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SYFY WIRE Firestarter

Firestarter director teases ‘raw, very emotional, very tense’ reboot of Stephen King classic

By Alyse Wax
Drew Barrymore in Firestarter

The Blumhouse/Universal Firestarter remake has been in development since at least 2018, but seems like it is finally ready to head into production. Based on Stephen King's 1980 novel, and the 1984 film, Firestarter follows Charlie and her father Andy as they run from "The Shop," the government agency that tested hallucinogenic drugs on Andy and his wife. The tests gave the pair low-grade psychokinetic powers, but it was nothing compared to the powers that Charlie gained. 

We recently caught up with director Keith Thomas on the eve of the release of his feature debut, The Vigil. He has been tapped to direct the new Firestarter. “I was always a big fan of King’s book,” he told SYFY WIRE, “and I liked the 80s movie. When I was presented with the idea, I was really excited to give it this interesting, new approach that I hadn’t seen in the original film, that I thought was there in the book.”

Thomas likes that it’s a “supernatural film that’s grounded,” unlike a lot of King’s other work, like IT and The Shining. “Firestarter is dealing with psychic powers and how a little kid with this crazy ability can really become something complicated for her parents.” Scott Teems, who wrote the upcoming Halloween sequel, Halloween Kills, wrote the script, which Thomas calls “amazing.”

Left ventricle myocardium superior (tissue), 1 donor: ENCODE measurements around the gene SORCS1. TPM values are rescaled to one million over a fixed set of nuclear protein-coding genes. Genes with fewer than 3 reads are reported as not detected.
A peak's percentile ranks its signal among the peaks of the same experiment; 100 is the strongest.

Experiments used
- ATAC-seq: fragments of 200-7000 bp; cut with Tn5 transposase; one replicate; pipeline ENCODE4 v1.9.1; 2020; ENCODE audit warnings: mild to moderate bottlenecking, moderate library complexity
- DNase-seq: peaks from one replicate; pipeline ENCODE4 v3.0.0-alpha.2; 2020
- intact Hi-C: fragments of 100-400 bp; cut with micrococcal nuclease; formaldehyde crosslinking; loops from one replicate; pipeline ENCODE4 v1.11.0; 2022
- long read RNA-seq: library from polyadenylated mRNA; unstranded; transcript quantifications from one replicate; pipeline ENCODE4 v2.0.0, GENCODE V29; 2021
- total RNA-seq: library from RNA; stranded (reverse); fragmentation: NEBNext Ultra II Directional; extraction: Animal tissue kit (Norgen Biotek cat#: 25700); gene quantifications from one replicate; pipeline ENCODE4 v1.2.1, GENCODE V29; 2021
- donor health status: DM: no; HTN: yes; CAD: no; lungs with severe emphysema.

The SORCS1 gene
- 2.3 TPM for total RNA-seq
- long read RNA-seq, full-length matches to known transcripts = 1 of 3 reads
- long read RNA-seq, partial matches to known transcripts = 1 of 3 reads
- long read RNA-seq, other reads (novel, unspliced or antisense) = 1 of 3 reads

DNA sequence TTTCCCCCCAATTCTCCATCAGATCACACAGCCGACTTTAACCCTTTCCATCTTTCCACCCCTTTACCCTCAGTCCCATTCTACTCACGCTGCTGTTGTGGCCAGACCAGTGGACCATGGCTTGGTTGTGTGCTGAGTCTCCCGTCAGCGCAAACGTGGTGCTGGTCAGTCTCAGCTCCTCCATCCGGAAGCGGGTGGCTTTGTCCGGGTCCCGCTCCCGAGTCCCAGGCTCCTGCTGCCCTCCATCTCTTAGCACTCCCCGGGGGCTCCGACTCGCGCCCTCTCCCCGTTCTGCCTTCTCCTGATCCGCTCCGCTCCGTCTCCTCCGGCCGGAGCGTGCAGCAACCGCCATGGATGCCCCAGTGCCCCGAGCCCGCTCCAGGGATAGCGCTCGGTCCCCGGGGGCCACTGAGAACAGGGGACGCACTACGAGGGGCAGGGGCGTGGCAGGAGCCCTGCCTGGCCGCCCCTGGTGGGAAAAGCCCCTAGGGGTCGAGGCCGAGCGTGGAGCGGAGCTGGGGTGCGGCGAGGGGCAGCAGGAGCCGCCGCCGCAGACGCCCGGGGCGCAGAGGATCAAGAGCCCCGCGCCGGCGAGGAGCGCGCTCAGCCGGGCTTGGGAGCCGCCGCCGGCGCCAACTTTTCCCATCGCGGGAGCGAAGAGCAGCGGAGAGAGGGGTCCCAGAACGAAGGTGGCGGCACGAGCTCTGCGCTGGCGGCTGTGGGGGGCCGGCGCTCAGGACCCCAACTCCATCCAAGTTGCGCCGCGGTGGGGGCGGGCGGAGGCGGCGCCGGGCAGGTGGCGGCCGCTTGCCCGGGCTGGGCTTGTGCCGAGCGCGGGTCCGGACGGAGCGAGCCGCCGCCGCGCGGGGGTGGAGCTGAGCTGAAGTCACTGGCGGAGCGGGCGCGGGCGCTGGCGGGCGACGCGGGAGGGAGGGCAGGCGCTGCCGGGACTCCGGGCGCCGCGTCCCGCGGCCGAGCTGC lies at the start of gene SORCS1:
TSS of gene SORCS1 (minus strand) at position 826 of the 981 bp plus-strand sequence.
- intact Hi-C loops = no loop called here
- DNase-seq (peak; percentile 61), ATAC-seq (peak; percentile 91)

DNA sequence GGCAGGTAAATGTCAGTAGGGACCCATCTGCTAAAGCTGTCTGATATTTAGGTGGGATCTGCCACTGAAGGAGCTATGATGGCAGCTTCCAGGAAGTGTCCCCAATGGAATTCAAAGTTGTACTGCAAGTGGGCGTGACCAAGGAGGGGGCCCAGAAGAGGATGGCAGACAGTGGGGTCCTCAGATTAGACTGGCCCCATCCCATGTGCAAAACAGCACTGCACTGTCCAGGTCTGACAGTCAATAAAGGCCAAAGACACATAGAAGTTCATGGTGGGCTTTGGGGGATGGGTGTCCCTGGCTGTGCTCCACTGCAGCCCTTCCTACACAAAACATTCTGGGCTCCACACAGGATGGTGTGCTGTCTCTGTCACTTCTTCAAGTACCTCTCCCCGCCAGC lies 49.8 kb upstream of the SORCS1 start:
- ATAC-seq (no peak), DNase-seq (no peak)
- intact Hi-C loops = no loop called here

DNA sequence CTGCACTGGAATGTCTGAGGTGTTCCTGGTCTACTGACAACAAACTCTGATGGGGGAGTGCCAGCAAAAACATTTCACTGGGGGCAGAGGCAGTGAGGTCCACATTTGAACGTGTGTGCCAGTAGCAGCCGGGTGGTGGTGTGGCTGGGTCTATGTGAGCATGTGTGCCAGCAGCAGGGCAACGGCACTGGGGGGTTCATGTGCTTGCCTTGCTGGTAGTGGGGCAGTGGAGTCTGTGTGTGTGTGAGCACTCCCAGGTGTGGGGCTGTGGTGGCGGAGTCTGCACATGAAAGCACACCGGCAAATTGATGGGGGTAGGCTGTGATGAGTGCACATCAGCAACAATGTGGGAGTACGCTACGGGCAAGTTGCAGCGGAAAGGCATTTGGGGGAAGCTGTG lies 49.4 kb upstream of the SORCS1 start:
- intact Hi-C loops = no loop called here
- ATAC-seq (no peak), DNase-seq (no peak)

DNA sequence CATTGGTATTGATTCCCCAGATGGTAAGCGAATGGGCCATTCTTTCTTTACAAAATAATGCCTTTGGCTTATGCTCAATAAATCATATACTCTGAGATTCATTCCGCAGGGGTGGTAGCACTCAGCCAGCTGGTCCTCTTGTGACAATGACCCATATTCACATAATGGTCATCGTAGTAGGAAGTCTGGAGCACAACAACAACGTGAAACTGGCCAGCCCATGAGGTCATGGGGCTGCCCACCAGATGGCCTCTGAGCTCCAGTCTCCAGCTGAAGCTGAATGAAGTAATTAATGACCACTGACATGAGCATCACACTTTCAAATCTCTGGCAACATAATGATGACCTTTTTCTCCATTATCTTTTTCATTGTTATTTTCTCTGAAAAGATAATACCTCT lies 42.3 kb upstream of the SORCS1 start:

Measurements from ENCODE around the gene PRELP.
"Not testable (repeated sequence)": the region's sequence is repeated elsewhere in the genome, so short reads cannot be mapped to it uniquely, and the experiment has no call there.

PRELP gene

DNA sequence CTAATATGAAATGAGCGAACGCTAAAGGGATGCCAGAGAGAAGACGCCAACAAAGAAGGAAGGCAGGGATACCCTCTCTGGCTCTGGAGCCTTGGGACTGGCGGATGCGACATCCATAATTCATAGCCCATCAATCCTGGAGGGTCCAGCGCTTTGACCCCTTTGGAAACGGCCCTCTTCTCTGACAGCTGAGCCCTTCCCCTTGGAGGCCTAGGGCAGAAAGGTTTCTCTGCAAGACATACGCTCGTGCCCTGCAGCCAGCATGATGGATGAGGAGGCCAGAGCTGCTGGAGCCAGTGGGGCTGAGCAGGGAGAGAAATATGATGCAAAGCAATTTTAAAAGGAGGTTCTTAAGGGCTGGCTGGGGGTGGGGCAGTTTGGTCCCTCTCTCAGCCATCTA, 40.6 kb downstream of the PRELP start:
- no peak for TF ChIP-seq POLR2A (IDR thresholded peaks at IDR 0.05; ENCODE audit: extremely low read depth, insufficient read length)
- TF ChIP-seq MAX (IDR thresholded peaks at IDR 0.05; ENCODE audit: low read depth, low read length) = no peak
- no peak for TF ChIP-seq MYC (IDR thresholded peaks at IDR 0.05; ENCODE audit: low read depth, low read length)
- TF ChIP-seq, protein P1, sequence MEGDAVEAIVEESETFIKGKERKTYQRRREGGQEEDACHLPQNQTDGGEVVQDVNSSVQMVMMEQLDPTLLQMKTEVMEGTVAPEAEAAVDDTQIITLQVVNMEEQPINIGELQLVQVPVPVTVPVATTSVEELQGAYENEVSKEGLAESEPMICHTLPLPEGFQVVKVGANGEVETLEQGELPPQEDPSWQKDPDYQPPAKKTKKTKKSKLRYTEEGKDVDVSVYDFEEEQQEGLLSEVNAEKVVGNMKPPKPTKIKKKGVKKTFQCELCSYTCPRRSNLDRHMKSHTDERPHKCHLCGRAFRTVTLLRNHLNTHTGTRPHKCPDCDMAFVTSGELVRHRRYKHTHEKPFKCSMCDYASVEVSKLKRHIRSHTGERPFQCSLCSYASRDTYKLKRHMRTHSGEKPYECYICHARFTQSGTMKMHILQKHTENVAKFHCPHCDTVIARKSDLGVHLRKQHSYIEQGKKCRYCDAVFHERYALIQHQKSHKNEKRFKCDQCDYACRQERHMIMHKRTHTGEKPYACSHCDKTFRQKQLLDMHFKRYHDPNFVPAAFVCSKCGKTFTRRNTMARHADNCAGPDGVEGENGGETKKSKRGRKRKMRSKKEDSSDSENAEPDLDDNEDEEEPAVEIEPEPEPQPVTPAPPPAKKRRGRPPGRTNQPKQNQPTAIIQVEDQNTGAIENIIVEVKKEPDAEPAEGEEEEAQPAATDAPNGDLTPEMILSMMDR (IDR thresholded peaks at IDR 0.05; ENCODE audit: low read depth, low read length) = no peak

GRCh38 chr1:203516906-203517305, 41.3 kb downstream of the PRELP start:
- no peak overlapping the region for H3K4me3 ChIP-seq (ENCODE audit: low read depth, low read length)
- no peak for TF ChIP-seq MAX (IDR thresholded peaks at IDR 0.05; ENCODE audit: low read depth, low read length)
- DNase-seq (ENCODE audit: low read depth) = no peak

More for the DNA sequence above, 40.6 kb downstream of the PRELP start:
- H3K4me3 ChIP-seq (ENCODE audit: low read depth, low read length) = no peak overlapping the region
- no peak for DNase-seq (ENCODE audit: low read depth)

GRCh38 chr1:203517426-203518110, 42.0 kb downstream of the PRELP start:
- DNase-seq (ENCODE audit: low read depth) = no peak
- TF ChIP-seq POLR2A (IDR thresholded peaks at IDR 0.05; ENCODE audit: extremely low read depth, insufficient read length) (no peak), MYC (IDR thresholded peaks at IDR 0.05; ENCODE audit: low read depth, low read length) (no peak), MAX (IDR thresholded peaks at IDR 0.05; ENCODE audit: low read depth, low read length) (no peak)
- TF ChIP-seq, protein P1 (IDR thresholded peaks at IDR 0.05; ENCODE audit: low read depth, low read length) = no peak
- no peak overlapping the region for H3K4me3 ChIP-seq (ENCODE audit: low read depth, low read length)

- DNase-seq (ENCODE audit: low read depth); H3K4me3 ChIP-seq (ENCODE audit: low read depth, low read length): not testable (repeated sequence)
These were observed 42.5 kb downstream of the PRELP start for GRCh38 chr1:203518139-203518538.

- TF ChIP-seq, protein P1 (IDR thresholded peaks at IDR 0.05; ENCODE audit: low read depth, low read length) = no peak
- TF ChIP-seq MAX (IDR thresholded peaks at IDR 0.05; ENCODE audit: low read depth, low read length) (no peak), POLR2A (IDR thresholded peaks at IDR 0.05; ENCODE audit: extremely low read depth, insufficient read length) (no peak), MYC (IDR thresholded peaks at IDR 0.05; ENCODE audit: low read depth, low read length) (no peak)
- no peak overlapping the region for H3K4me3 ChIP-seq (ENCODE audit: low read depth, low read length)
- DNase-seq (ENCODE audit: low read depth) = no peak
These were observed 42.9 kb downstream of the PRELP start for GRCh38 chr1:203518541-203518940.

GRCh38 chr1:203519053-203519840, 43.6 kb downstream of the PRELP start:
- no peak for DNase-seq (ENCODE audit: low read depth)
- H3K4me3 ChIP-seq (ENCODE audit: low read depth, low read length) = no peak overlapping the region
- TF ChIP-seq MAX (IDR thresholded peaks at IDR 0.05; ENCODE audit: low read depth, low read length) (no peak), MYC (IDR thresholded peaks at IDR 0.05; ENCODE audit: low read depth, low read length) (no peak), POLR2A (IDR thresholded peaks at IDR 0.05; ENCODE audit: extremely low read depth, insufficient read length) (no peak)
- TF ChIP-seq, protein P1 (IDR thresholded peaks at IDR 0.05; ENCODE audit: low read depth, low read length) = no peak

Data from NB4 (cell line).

“When I came on board, we dug into the characters more, spending more time with Charlie and Andy and [Andy's wife] Vicki," Thomas says, before he begins to ruminate on some of the more grounded aspects of the story. "How do you parent when you’ve got a little girl who can melt someone’s face off when she gets angry? How do you parent on the run, when there is a company called The Shop after you, that wants to vivisect you, experiment on you?"

But Thomas doesn't want to stray too far from the aspects that made the original film a favorite. "How do you explore all those angles more in-depth, at the same time keeping it the same road trip movie of a father and daughter on the run?” He promises to deliver something that is "a little more emotionally rich" than the 1984 film.

The new film has booked Zac Efron as Andy, and Michael Greyeyes as Rainbird, one of The Shop agents that captures the pair and convinces Charlie he is an ally. Charlie, originally played by a young Drew Barrymore in her breakout role, has not yet been cast.

“Our approach is really to dig deep into the text and pull more of that out,” Thomas continues. “The hope is that it will be a really emotional, visceral thrill ride.” He promises that if you are looking for the horror promised by a film called Firestarter, you will get that. “At the same time, you’re going to get this rich exploration of family dynamics in a threatened world. It’s very raw, very emotional, very tense.”

Thomas hopes that they will begin shooting sometime this year.